Visual saliency maps already proved their efficiency in a large variety of image/video communication application fields, covering from selective compression and channel coding to watermarking. Such saliency maps are generally based on different visual characteristics (like color, intensity, orientation, motion,…) computed from the pixel representation of the visual content. This paper resumes and extends our previous work devoted to the definition of a saliency map solely extracted from the MPEG-4 AVC stream syntax elements. The MPEG-4 AVC saliency map thus defined is a fusion of static and dynamic map. The static saliency map is in its turn a combination of intensity, color and orientation features maps. Despite the particular way in which all these elementary maps are computed, the fusion techniques allowing their combination plays a critical role in the final result and makes the object of the proposed study. A total of 48 fusion formulas (6 for combining static features and, for each of them, 8 to combine static to dynamic features) are investigated. The performances of the obtained maps are evaluated on a public database organized at IRCCyN, by computing two objective metrics: the Kullback-Leibler divergence and the area under curve.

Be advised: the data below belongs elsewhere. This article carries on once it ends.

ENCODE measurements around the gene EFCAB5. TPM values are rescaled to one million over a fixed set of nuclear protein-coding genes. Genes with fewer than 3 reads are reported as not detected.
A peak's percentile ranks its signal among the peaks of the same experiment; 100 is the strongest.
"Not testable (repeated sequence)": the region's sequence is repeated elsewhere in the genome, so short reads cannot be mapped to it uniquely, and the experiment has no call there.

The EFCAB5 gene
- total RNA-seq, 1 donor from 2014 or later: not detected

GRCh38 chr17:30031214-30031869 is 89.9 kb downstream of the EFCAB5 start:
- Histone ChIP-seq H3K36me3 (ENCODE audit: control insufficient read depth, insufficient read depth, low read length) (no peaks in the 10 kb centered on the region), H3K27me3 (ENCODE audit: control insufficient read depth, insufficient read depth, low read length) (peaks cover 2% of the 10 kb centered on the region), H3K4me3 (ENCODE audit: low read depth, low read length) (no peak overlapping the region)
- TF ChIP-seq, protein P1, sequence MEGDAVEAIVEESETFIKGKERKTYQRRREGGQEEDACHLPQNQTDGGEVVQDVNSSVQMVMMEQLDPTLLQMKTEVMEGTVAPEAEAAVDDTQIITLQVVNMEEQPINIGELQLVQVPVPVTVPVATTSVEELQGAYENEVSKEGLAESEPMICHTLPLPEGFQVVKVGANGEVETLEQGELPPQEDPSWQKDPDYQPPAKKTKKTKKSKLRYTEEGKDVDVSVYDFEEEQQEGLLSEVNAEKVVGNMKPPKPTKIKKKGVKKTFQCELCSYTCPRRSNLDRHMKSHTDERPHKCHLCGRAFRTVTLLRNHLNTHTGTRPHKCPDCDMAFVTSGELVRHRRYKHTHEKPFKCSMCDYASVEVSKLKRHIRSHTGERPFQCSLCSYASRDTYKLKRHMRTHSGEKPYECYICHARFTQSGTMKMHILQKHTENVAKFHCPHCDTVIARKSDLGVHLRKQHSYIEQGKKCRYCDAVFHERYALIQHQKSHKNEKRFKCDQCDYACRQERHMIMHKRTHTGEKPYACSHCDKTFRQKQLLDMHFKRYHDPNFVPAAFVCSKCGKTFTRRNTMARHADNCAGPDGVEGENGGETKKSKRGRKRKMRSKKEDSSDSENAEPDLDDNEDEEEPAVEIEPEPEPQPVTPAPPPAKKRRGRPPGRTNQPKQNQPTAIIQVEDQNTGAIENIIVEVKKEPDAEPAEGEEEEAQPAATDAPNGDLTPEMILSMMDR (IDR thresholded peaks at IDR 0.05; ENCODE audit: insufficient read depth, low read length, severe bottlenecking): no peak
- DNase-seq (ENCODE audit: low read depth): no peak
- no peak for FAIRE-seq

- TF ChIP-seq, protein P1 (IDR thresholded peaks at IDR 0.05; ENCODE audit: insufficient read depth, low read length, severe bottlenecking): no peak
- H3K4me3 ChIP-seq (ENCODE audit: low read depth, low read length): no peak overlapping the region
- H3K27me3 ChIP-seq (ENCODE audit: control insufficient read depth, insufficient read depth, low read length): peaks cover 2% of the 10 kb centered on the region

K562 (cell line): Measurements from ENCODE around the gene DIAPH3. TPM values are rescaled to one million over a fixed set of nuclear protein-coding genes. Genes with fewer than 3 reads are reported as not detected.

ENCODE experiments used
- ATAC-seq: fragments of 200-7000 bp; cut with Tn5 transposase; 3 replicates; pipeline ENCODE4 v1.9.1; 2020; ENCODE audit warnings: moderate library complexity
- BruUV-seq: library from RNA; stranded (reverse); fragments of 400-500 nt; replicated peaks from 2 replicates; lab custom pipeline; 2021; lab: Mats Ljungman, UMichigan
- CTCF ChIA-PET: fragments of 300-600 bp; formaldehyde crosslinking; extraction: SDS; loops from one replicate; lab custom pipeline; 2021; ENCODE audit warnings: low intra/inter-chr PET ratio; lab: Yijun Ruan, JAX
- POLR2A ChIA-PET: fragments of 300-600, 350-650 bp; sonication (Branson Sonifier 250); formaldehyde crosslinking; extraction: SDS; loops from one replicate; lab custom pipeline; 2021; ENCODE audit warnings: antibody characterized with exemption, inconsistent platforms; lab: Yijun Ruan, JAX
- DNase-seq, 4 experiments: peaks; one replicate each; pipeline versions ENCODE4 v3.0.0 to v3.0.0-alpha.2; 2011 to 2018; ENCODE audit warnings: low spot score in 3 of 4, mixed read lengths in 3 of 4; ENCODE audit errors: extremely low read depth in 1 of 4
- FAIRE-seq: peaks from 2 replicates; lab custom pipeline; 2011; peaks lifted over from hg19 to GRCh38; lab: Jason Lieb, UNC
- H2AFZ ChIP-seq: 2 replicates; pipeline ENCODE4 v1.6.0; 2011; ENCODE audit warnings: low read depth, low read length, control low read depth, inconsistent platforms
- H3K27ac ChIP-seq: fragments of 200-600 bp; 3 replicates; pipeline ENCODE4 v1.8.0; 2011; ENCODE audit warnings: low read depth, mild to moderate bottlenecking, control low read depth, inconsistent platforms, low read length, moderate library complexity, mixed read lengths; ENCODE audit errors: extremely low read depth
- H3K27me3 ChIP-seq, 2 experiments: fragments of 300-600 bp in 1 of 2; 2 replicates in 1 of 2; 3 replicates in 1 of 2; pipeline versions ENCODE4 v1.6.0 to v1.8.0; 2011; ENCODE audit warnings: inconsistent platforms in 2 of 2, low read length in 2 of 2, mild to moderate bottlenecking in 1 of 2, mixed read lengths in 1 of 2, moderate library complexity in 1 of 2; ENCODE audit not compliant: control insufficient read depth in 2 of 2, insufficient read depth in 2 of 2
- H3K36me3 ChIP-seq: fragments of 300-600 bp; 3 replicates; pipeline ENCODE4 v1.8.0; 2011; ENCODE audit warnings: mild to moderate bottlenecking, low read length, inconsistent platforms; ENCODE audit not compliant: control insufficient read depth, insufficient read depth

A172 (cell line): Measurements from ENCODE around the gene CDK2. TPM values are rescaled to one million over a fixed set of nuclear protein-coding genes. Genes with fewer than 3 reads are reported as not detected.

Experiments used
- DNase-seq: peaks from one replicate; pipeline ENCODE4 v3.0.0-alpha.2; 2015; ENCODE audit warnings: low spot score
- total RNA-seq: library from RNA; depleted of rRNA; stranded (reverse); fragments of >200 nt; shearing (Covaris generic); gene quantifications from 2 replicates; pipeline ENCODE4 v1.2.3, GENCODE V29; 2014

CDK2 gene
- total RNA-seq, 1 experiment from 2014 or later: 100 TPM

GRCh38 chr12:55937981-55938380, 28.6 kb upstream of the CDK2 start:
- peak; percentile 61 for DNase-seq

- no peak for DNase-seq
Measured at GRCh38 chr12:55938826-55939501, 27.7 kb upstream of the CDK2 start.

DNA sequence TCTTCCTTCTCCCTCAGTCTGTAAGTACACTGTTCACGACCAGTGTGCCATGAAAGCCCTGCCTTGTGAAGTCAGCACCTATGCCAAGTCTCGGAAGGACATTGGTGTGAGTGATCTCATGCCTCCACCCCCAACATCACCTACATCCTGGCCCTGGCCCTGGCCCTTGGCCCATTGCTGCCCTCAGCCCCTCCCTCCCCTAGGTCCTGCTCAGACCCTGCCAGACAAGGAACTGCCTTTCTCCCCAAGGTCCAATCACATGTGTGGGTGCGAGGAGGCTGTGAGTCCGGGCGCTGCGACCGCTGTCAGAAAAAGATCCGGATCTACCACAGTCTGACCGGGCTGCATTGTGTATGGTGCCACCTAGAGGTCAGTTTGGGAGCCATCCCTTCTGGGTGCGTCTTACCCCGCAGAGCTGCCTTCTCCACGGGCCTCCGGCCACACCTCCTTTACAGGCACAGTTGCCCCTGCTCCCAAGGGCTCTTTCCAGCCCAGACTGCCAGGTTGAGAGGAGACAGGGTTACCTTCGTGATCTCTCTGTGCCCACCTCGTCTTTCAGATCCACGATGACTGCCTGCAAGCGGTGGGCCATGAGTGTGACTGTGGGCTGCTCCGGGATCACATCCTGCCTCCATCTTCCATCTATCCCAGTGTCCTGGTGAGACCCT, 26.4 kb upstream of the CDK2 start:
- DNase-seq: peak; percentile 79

A saliency map provides information about the regions inside some visual content (image, video, ...) at which a human
observer will spontaneously look at. For saliency maps computation, current research studies consider the uncompressed
(pixel) representation of the visual content and extract various types of information (intensity, color, orientation, motion
energy) which are then fusioned. This paper goes one step further and computes the saliency map directly from the
MPEG-4 AVC stream syntax elements with minimal decoding operations. In this respect, an a-priori in-depth study on
the MPEG-4 AVC syntax elements is first carried out so as to identify the entities appealing the visual attention.
Secondly, the MPEG-4 AVC reference software is completed with software tools allowing the parsing of these elements
and their subsequent usage in objective benchmarking experiments. This way, it is demonstrated that an MPEG-4
saliency map can be given by a combination of static saliency and motion maps.
This saliency map is experimentally validated under a robust watermarking framework. When included in an m-QIM
(multiple symbols Quantization Index Modulation) insertion method, PSNR average gains of 2.43 dB, 2.15dB, and 2.37
dB are obtained for data payload of 10, 20 and 30 watermarked blocks per I frame, i.e. about 30, 60, and 90 bits/second,
respectively. These quantitative results are obtained out of processing 2 hours of heterogeneous video content.